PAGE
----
Religion as the opiate of the masses is the theory that religion keeps people in their place and prevents them from challenging the ruling class, by (for example) preaching doctrines that teach that wealth and power shouldn't be sought, thus reducing the threat to the wealthy and powerful. The fundamentalists are agitating in favor of a more strict social system that empowers wealthy and powerful individuals. It's perhaps not the same opiate specifically, but it's an opiate that comes with a hallucinogen to make people believe that they're rebelling.
posted by Pope Guilty at 8:58 AM on August 21, 2007


why is Christian fundamentalism the most successful *radical* (and proletarian) political movement in the U.S. today?

I don't think "radical" means what you think it means. Nor "proletarian."
posted by SoftRain at 8:58 AM on August 21, 2007


It's funny how all the anti-authority commenters always come out in these threads and start getting all abusive and authoritarian.
posted by Kraftmatic Adjustable Cheese at 9:04 AM on August 21, 2007 [3 favorites]


thanks for the clarification Pope Guilty. I don't keep up with the labels & you can never tell the players without a pogrom.
posted by beelzbubba at 9:14 AM on August 21, 2007


Religion as the opiate of the masses is the theory that religion keeps people in their place and prevents them from challenging the ruling class, by (for example) preaching doctrines that teach that wealth and power shouldn't be sought, thus reducing the threat to the wealthy and powerful. The fundamentalists are agitating in favor of a more strict social system that empowers wealthy and powerful individuals. It's perhaps not the same opiate specifically, but it's an opiate that comes with a hallucinogen to make people believe that they're rebelling.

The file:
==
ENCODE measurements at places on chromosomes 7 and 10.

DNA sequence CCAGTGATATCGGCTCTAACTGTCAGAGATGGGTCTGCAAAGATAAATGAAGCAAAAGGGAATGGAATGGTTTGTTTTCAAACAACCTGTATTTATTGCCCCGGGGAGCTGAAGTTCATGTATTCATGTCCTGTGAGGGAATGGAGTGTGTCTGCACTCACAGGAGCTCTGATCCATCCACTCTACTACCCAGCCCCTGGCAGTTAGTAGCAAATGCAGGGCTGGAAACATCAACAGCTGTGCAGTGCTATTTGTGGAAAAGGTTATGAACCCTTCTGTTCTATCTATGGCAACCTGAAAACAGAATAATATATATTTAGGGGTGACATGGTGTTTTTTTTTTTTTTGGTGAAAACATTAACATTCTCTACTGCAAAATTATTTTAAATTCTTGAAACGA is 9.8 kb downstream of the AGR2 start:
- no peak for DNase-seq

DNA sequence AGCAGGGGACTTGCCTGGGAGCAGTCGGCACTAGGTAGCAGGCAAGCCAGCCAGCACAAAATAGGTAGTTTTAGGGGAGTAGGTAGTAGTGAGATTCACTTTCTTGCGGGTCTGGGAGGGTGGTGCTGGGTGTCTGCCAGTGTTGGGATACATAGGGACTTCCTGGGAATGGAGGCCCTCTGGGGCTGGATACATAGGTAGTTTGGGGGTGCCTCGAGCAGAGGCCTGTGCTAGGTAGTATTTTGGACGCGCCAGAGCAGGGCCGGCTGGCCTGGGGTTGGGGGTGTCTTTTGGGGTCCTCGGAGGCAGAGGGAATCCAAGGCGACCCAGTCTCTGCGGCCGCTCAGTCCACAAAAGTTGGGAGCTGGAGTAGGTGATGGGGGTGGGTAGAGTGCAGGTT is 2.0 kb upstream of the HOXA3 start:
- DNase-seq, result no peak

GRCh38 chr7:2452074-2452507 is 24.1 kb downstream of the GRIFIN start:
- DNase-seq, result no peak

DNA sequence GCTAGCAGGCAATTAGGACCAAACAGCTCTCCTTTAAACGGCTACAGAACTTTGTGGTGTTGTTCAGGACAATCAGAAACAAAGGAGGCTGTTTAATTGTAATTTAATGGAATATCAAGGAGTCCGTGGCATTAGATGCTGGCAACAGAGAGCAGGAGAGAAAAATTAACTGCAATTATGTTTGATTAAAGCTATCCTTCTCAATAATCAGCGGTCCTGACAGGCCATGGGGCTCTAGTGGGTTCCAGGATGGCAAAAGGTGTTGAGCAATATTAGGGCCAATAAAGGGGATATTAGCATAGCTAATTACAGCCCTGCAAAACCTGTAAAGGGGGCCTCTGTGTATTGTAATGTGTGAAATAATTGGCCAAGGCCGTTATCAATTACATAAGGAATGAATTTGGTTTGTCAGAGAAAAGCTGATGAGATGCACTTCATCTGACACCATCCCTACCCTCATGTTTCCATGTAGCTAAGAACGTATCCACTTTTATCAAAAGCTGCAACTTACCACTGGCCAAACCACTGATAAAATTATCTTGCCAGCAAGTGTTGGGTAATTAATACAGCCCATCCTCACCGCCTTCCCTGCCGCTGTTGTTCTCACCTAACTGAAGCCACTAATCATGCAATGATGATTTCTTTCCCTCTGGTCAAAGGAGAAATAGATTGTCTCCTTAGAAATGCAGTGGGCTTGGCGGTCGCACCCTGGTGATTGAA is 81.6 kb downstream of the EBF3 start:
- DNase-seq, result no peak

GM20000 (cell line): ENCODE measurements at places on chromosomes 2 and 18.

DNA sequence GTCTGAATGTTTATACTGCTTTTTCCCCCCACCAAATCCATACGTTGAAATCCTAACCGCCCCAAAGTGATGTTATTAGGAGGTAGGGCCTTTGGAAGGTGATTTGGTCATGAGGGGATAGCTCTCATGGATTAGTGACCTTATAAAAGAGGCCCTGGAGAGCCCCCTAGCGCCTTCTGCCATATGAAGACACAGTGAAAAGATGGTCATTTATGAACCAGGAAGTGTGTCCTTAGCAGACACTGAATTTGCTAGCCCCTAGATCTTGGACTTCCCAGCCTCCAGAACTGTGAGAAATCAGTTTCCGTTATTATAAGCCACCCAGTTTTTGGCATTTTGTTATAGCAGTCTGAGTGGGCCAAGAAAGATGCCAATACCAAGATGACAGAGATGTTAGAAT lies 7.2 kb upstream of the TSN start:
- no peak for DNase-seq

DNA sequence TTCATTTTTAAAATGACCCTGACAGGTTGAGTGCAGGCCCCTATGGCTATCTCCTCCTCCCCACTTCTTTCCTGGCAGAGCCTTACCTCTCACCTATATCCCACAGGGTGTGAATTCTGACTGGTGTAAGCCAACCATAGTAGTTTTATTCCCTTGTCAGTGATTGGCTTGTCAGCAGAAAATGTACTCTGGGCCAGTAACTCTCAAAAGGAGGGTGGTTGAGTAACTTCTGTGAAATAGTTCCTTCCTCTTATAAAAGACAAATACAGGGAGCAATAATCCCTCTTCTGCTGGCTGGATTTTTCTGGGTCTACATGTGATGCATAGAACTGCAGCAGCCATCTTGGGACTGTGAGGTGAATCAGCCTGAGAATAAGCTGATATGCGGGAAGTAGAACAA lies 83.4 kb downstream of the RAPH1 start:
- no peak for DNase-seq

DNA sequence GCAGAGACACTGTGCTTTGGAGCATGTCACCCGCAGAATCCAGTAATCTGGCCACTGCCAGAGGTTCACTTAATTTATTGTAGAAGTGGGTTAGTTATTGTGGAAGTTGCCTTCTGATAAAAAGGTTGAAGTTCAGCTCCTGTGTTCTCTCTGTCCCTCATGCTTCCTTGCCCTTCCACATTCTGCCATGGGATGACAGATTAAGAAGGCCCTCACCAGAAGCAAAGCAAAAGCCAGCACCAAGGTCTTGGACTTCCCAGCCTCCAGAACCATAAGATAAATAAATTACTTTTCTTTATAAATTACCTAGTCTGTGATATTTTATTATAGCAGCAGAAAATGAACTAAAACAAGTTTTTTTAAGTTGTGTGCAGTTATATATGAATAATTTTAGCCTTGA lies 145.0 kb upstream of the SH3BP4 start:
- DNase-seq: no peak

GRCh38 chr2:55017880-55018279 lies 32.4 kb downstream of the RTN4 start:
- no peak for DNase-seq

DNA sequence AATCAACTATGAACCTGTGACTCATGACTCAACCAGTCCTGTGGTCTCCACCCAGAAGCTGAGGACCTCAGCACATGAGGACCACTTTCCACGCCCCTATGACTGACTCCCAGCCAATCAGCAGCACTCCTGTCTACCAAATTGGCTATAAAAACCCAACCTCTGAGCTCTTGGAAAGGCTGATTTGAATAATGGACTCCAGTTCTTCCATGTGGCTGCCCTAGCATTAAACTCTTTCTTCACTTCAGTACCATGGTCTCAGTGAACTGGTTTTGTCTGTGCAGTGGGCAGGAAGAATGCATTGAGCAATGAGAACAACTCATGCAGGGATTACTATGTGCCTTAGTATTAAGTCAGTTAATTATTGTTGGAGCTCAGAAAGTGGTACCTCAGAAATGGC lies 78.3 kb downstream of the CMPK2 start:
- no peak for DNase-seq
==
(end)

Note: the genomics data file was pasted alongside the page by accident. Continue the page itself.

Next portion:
modern "christian fundamentalism" in the U.S., as a political philosophy, is about become powerful by embodying the power of god: pretty simple and 180 degrees from your description of Marx (I would have thought he had a more nuanced view but you tell me...). It is fundamentally about becoming powerful (and wealthy too) in this world.


I don't think "radical" means what you think it means. Nor "proletarian."
posted by SoftRain at 8:58 AM on August 21 [+] [!]


huh? You don't think the Kingdom of Heaven on Earth is a radical agenda? as to proletarian, you need to get out more, you need to have read 1000 obscure books and pamphlets to talk to an Anarchist(tm), to talk to a Christian you need to pretend to read only one.
posted by geos at 9:18 AM on August 21, 2007


i'd like to blame Bolshevism on the White Army

What the hell are you talking about? Bolshevism was Lenin, and Lenin's aims and methods had been consistent since at least 1902 (What Is To Be Done?). Lenin insisted, against the passionate opposition of Molotov and most of the rest of the Central Committee, on holding his coup before the meeting of the Second Congress of Soviets, where they were sure to have a majority: why? Because Lenin didn't want to govern with a majority, he wanted to govern alone. The Bolsheviks had taken power allegedly in the name of the Constituent Assembly, but when the Assembly met, they dispersed it. The Cheka was created on December 20, 1917. On January 8, 1918, the former cabinet ministers Andrei Shingarev and Fedor Kokoshkin were murdered in their hospital beds by Bolshevik thugs who were never punished. All this took place before any "White Army" threatened them in any serious way. I don't understand lefties who are still desperate to whitewash Lenin at this late date.
posted by languagehat at 9:20 AM on August 21, 2007 [2 favorites]


Another great read is the biography of Voltairine DeCleyre by Paul Avrich. Voltairine was a contemporary of Emma's but they didn't care for each other. Voltairine considered Emma to be somewhat of a sellout in the anarchist movement.
posted by strangeleftydoublethink at 9:38 AM on August 21, 2007